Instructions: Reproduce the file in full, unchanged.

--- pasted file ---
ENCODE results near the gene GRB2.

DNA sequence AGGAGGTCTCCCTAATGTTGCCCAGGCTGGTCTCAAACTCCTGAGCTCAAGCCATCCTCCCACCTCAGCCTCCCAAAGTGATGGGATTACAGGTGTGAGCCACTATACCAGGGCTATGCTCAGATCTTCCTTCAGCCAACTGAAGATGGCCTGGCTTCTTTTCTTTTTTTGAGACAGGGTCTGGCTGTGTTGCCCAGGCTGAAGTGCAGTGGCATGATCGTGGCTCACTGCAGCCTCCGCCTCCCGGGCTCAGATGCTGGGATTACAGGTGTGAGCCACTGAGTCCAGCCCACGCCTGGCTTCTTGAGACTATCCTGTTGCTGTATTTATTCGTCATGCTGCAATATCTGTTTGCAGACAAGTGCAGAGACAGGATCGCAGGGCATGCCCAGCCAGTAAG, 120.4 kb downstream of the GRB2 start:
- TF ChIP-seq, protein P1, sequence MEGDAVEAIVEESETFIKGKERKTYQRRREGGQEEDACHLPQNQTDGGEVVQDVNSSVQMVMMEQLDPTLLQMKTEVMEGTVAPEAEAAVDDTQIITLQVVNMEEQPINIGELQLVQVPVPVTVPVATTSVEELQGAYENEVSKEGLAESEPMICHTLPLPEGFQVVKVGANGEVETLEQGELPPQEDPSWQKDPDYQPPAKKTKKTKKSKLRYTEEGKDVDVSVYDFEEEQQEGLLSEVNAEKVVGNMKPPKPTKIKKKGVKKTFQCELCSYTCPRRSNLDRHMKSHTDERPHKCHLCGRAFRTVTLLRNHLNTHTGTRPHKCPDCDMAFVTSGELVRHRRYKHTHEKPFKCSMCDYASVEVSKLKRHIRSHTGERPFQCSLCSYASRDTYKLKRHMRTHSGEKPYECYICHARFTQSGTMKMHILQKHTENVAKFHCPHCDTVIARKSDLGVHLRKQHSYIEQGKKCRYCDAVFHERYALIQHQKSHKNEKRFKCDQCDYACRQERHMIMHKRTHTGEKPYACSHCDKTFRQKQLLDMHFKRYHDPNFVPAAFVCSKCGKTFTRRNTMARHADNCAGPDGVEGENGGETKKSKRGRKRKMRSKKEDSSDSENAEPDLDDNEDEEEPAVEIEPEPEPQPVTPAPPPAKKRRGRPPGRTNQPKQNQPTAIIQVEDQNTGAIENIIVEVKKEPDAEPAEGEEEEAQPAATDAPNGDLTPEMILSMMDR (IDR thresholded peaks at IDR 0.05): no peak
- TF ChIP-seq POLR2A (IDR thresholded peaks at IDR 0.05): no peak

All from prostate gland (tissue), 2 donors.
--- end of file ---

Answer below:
ENCODE results near the gene GRB2.

DNA sequence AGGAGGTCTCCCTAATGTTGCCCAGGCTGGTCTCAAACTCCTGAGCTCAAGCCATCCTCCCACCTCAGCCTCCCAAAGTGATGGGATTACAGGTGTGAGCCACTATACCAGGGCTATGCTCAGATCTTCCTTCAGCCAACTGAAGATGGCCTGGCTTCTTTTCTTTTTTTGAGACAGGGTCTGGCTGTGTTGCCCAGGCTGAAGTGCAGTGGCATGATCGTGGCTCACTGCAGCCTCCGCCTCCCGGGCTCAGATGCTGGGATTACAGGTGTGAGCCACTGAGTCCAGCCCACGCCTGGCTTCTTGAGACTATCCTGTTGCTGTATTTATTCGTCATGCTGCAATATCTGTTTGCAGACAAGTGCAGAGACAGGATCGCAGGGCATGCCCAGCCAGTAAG, 120.4 kb downstream of the GRB2 start:
- TF ChIP-seq, protein P1, sequence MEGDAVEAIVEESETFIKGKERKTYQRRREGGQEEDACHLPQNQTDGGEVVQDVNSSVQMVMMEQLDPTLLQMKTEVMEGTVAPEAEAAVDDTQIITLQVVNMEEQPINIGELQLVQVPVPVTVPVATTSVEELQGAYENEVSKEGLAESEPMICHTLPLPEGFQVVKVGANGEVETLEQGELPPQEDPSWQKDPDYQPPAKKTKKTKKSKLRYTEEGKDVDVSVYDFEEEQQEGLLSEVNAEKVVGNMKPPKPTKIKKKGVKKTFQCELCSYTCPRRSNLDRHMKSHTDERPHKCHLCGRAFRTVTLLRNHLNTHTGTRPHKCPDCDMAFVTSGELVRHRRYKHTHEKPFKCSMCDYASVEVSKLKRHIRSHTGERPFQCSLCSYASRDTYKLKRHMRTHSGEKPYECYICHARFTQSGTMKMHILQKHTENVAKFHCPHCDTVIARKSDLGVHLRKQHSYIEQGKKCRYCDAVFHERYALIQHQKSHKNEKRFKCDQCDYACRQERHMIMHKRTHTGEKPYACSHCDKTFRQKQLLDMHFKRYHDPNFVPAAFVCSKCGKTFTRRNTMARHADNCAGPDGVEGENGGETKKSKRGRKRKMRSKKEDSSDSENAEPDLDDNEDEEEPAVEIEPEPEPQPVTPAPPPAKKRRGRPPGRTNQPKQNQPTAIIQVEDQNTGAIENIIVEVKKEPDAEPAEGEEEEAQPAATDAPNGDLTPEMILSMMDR (IDR thresholded peaks at IDR 0.05): no peak
- TF ChIP-seq POLR2A (IDR thresholded peaks at IDR 0.05): no peak

All from prostate gland (tissue), 2 donors.